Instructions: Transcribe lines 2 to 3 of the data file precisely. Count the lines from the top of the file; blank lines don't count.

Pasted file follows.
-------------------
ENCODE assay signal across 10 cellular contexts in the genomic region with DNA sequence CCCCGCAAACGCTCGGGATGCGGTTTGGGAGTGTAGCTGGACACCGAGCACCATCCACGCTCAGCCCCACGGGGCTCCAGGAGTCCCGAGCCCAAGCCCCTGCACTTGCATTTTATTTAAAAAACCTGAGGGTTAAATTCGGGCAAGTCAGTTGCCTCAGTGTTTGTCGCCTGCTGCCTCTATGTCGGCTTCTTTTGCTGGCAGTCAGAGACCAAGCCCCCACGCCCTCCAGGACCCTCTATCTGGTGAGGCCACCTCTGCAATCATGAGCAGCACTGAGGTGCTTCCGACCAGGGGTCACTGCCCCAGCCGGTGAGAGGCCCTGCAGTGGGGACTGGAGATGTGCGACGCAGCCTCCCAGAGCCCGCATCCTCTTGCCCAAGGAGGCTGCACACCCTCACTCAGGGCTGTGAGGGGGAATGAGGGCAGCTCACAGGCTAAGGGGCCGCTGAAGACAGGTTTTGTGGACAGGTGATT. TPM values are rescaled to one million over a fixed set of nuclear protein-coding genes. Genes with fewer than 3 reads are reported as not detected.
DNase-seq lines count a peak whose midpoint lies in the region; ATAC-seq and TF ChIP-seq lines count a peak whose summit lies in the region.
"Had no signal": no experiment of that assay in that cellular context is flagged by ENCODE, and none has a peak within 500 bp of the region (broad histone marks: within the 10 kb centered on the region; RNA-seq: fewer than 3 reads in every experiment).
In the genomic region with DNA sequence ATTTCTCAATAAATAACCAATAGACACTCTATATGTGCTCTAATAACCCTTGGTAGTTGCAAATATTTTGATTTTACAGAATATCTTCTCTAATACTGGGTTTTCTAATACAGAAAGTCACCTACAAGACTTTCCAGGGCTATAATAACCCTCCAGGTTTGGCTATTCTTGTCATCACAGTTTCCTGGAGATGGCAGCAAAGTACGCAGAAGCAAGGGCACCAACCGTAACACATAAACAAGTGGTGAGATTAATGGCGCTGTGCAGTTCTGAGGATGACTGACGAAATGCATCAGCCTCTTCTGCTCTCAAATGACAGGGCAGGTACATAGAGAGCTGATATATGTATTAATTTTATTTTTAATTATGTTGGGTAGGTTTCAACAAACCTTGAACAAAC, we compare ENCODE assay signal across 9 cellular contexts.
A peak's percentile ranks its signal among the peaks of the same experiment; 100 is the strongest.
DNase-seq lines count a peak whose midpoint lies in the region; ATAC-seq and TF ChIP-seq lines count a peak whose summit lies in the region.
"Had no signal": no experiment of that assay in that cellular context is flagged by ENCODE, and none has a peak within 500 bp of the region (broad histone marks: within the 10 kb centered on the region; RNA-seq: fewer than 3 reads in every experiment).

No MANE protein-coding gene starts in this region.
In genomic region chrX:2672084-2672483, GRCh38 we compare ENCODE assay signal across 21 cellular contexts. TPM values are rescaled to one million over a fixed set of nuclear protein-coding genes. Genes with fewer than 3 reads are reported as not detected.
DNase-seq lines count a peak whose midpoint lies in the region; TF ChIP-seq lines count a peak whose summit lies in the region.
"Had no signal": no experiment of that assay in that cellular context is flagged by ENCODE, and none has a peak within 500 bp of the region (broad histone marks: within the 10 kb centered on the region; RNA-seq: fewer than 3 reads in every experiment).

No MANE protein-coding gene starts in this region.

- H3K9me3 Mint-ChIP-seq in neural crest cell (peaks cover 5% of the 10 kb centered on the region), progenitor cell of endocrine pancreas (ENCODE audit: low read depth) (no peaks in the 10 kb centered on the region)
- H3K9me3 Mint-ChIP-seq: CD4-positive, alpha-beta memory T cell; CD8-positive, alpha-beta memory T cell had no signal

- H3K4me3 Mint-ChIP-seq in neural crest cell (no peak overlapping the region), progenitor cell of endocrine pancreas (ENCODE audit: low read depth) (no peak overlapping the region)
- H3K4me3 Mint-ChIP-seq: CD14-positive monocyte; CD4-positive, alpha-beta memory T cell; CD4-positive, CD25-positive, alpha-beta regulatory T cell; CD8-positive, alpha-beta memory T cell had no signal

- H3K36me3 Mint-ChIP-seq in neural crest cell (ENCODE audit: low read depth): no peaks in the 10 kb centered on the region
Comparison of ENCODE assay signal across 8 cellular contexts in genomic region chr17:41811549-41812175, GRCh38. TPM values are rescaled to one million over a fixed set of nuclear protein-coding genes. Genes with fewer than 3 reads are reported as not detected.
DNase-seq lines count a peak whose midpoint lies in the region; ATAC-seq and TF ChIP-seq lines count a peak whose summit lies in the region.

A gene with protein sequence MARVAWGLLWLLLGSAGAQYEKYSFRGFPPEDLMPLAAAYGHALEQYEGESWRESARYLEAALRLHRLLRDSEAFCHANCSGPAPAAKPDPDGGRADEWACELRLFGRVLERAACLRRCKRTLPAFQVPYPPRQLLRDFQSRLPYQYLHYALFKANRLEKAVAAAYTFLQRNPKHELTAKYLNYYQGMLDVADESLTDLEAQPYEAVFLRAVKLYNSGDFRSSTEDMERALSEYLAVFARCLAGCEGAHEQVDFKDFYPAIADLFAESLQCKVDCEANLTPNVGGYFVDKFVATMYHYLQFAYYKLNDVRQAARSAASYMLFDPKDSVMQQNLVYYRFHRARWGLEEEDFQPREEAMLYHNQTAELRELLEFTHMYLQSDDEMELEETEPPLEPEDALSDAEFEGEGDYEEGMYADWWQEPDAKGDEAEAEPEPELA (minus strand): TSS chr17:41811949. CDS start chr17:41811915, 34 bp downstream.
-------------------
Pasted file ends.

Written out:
DNase-seq lines count a peak whose midpoint lies in the region; ATAC-seq and TF ChIP-seq lines count a peak whose summit lies in the region.
"Had no signal": no experiment of that assay in that cellular context is flagged by ENCODE, and none has a peak within 500 bp of the region (broad histone marks: within the 10 kb centered on the region; RNA-seq: fewer than 3 reads in every experiment).